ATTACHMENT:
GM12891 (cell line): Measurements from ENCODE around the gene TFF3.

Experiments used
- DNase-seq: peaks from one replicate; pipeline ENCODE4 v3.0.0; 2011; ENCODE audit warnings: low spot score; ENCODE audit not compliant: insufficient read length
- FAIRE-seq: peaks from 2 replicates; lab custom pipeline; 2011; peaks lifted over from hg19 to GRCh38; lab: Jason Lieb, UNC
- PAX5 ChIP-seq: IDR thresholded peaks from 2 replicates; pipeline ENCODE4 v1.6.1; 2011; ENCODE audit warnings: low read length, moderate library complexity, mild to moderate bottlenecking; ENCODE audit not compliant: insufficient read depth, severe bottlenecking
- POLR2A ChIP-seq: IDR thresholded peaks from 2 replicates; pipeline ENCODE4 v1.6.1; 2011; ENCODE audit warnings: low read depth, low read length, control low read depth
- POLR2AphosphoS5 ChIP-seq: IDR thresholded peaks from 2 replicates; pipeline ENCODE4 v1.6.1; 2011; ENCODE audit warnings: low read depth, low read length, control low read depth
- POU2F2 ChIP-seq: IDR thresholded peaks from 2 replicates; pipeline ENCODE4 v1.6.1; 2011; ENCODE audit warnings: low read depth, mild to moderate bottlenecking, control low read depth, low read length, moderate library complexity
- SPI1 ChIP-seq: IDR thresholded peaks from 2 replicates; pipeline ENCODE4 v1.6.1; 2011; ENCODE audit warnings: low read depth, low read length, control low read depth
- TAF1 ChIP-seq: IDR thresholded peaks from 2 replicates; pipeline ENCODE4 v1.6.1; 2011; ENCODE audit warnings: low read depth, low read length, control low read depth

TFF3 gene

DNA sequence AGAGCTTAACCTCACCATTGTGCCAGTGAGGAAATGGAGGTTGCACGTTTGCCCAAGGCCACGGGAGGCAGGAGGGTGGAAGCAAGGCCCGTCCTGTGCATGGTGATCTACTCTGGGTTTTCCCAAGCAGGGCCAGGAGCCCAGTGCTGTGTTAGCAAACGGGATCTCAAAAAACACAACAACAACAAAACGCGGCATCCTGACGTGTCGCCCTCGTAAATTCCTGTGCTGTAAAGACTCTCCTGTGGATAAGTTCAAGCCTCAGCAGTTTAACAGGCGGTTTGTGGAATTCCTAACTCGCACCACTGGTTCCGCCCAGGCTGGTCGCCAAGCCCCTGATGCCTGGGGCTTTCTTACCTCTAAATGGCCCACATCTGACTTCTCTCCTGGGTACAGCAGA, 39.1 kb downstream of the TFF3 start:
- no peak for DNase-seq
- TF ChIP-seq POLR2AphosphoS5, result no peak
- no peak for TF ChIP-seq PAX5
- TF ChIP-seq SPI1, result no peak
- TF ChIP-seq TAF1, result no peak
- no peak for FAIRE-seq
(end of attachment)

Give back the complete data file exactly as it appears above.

GM12891 (cell line): Measurements from ENCODE around the gene TFF3.

Experiments used
- DNase-seq: peaks from one replicate; pipeline ENCODE4 v3.0.0; 2011; ENCODE audit warnings: low spot score; ENCODE audit not compliant: insufficient read length
- FAIRE-seq: peaks from 2 replicates; lab custom pipeline; 2011; peaks lifted over from hg19 to GRCh38; lab: Jason Lieb, UNC
- PAX5 ChIP-seq: IDR thresholded peaks from 2 replicates; pipeline ENCODE4 v1.6.1; 2011; ENCODE audit warnings: low read length, moderate library complexity, mild to moderate bottlenecking; ENCODE audit not compliant: insufficient read depth, severe bottlenecking
- POLR2A ChIP-seq: IDR thresholded peaks from 2 replicates; pipeline ENCODE4 v1.6.1; 2011; ENCODE audit warnings: low read depth, low read length, control low read depth
- POLR2AphosphoS5 ChIP-seq: IDR thresholded peaks from 2 replicates; pipeline ENCODE4 v1.6.1; 2011; ENCODE audit warnings: low read depth, low read length, control low read depth
- POU2F2 ChIP-seq: IDR thresholded peaks from 2 replicates; pipeline ENCODE4 v1.6.1; 2011; ENCODE audit warnings: low read depth, mild to moderate bottlenecking, control low read depth, low read length, moderate library complexity
- SPI1 ChIP-seq: IDR thresholded peaks from 2 replicates; pipeline ENCODE4 v1.6.1; 2011; ENCODE audit warnings: low read depth, low read length, control low read depth
- TAF1 ChIP-seq: IDR thresholded peaks from 2 replicates; pipeline ENCODE4 v1.6.1; 2011; ENCODE audit warnings: low read depth, low read length, control low read depth

TFF3 gene

DNA sequence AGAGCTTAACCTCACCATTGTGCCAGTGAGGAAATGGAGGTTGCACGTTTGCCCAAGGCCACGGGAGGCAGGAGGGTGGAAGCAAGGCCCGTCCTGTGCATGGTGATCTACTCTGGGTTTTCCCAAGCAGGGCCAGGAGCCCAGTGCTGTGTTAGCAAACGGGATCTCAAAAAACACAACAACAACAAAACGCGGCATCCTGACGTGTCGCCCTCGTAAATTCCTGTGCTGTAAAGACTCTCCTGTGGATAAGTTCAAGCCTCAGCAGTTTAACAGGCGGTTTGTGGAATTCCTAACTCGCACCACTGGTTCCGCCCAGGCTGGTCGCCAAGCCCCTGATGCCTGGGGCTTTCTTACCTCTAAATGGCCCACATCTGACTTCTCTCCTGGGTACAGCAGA, 39.1 kb downstream of the TFF3 start:
- no peak for DNase-seq
- TF ChIP-seq POLR2AphosphoS5, result no peak
- no peak for TF ChIP-seq PAX5
- TF ChIP-seq SPI1, result no peak
- TF ChIP-seq TAF1, result no peak
- no peak for FAIRE-seq